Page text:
Two of the biggest crises of our times – housing and climate change – could be the target of a new Ministry of Green Works that would integrate important responsibilities related to safeguarding New Zealand’s future, according to a report released today by First Union.
Climate-tech startup Aspiring Materials has raised $1 million to further expand its carbon capture technology for reducing industrial carbon emissions.
Kiwi builders can now replace plywood, particle board and plaster board, with low carbon, environmentally sustainable construction boards made from industrial packaging waste.
The Sustainable Steel Council is a group of industry leaders committed to the circular economy and Aotearoa New Zealand’s low emissions future.
Kiwis are more tuned into the impact of failing infrastructure and the effects it has on their lives than ever before. This is not just a New Zealand phenomenon, it is a view shared worldwide says Pete Renshaw, director of business development for Pultron Composites. Particularly in countries where there have been ongoing struggles with aging infrastructure, corrosion, and failures caused by the extreme effects of climate change.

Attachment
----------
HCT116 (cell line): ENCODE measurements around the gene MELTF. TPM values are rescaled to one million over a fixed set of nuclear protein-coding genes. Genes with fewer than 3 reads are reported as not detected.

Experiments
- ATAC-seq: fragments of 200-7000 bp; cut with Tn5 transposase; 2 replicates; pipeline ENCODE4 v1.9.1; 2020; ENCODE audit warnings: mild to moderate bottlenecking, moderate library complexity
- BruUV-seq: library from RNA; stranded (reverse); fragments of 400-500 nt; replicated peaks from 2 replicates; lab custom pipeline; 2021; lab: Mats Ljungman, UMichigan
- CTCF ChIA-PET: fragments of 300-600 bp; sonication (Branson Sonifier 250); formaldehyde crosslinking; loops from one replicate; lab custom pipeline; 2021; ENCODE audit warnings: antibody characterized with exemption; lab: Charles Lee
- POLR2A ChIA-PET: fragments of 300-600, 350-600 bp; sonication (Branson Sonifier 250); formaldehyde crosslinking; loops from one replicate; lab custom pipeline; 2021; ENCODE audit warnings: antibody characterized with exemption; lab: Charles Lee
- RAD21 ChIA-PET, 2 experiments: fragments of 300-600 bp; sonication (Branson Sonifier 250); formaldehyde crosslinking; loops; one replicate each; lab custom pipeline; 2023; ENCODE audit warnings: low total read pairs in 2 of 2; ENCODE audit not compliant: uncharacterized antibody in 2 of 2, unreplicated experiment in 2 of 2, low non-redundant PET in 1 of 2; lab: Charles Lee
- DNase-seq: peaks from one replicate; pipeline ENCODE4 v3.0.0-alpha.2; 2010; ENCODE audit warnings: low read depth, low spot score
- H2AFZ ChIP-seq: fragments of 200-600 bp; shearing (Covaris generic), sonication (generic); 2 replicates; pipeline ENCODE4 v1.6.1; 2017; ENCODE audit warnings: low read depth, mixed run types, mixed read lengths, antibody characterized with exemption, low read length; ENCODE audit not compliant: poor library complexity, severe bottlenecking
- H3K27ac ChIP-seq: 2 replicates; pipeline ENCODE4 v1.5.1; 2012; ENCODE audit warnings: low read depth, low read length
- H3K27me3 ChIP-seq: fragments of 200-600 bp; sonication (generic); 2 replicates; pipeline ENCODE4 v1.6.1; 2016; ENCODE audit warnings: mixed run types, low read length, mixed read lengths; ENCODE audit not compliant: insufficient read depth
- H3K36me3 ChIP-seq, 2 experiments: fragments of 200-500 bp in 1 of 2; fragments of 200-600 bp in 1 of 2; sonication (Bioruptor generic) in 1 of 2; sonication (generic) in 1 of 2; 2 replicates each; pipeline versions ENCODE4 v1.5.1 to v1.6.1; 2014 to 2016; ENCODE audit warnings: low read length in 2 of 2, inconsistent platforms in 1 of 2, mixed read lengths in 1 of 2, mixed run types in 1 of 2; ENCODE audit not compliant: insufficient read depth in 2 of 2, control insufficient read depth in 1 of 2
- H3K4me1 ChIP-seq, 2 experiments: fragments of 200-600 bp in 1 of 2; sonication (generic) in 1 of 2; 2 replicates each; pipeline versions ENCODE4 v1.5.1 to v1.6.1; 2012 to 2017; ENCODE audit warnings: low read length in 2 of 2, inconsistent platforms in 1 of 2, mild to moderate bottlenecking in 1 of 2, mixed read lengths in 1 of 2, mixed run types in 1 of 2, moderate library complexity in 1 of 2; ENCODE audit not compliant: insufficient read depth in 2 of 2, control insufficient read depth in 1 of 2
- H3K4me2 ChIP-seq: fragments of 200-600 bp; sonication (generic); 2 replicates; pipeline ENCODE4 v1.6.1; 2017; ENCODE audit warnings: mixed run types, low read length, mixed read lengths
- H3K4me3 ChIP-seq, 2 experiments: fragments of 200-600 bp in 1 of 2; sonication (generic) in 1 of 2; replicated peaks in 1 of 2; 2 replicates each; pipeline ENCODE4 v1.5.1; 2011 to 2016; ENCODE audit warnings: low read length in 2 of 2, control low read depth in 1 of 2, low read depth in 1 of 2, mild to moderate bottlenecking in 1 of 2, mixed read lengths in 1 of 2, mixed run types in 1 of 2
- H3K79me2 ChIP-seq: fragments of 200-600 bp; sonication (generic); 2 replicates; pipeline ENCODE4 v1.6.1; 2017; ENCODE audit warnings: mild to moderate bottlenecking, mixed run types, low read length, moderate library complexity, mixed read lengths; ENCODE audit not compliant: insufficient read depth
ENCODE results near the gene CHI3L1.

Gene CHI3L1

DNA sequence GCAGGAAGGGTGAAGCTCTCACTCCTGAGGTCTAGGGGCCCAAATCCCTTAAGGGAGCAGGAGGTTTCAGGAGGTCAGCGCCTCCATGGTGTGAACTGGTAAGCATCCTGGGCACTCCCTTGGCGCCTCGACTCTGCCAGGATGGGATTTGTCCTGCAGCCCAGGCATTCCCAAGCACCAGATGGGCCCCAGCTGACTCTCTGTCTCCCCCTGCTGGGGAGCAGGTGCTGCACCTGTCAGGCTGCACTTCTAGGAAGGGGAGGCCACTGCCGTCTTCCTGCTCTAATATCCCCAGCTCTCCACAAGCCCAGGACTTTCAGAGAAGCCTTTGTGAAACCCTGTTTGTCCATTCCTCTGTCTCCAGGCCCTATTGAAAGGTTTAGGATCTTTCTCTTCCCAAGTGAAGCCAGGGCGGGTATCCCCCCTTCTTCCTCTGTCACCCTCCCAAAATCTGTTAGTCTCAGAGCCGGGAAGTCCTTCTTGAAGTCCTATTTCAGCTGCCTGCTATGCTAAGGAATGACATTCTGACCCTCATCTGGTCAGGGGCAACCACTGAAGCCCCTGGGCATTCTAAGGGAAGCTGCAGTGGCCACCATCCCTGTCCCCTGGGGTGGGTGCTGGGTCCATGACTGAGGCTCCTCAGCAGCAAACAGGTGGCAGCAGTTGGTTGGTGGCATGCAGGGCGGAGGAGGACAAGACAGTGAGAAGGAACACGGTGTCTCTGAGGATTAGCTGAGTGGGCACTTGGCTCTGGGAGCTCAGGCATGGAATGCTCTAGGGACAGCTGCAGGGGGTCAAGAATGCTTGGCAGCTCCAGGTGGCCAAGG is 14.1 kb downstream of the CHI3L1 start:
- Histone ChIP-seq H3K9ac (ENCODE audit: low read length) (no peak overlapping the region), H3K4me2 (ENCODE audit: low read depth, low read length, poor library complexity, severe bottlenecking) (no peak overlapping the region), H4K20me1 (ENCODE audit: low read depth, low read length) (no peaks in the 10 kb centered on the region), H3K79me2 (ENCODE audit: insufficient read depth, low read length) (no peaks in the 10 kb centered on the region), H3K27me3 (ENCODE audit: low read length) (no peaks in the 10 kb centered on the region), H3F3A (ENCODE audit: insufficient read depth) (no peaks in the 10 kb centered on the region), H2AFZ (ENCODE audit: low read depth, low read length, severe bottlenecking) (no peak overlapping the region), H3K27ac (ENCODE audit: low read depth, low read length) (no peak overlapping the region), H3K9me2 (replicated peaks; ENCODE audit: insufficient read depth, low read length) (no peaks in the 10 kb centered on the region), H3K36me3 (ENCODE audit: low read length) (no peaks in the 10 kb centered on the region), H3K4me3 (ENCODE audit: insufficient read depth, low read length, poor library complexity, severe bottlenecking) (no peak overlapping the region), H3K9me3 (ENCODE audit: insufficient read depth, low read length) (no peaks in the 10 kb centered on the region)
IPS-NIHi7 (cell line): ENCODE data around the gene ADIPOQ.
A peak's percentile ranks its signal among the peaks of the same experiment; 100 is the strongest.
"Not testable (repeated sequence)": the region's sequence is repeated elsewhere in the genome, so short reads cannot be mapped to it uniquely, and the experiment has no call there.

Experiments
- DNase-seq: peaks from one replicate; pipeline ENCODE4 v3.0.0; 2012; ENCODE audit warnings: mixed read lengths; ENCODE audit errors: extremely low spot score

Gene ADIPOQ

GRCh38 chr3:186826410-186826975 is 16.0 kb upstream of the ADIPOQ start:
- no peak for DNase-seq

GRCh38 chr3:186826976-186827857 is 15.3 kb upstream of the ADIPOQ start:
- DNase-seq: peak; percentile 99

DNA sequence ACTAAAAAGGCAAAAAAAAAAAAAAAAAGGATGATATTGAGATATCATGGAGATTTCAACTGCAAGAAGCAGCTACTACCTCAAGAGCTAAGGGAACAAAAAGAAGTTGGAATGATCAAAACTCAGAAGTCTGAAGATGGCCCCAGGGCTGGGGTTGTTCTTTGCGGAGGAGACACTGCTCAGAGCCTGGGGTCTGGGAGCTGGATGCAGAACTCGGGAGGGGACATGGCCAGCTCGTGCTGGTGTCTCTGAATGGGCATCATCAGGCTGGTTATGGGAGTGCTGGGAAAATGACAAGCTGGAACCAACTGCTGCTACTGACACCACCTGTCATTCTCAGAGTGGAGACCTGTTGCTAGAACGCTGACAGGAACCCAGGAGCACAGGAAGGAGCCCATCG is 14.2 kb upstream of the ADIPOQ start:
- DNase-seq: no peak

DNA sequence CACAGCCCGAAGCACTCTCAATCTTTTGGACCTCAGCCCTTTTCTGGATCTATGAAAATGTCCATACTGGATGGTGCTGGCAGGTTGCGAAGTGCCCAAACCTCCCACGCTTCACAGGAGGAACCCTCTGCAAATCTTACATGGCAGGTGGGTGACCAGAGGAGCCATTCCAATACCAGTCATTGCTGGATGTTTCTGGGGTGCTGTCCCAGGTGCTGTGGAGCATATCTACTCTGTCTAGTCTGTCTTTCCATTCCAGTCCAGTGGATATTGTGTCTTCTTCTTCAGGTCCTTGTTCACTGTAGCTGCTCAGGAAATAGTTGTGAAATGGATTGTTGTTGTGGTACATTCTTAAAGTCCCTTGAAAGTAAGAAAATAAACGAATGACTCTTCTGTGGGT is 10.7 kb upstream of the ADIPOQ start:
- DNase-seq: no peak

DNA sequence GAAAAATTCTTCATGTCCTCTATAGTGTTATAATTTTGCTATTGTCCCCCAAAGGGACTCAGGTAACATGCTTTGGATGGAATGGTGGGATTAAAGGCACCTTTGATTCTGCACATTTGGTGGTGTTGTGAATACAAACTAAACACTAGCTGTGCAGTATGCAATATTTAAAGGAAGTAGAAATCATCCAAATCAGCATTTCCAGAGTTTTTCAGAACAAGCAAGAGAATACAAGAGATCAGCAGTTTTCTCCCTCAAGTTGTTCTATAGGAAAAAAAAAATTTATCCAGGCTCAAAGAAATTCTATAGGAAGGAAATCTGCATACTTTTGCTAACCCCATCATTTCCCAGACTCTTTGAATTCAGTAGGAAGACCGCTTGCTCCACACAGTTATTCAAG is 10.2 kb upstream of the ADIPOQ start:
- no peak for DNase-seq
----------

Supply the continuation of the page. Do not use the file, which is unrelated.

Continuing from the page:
Though some will disagree, sustainability and the ‘need to go green’ is not a trend. With climate temperatures rising and the planet’s population increasing at the same time, there is a very real need to consider the impact that projects have if they aren’t thoughtfully planned, designed and constructed.
Assembly challenge cuts time and labour input by half – with better safety and bolt integrity.
As we press towards carbon neutrality, currently targeted for 2050, there are five trends emerging in engineering, procurement and construction contracts in New Zealand and around the world. These trends affect all project participants – funders, project sponsors, developers/principals, contractors and others in the project supply chain.
Pioneering demolition Christchurch company Taggart has proved you can salvage between 70 to almost 100% of construction and demolition (C&D) waste from landfill – including over 98% of the remains of Lancaster Stadium’s Tui Stand.
Goodman New Zealand has made an extensive commitment to sustainable developments, and not just in terms of the buildings that the company owns or develops, but also as an operating business.